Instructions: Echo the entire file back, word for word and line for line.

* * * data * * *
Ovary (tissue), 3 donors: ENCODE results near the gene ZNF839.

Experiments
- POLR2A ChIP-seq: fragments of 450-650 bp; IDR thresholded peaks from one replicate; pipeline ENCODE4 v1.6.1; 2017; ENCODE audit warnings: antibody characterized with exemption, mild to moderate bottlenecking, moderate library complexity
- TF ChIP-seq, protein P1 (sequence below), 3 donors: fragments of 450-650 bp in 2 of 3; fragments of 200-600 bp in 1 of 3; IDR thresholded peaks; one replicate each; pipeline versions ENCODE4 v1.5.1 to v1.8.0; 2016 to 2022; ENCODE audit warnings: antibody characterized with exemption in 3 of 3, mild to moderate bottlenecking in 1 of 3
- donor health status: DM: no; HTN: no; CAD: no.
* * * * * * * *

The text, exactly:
Ovary (tissue), 3 donors: ENCODE results near the gene ZNF839.

Experiments
- POLR2A ChIP-seq: fragments of 450-650 bp; IDR thresholded peaks from one replicate; pipeline ENCODE4 v1.6.1; 2017; ENCODE audit warnings: antibody characterized with exemption, mild to moderate bottlenecking, moderate library complexity
- TF ChIP-seq, protein P1 (sequence below), 3 donors: fragments of 450-650 bp in 2 of 3; fragments of 200-600 bp in 1 of 3; IDR thresholded peaks; one replicate each; pipeline versions ENCODE4 v1.5.1 to v1.8.0; 2016 to 2022; ENCODE audit warnings: antibody characterized with exemption in 3 of 3, mild to moderate bottlenecking in 1 of 3
- donor health status: DM: no; HTN: no; CAD: no.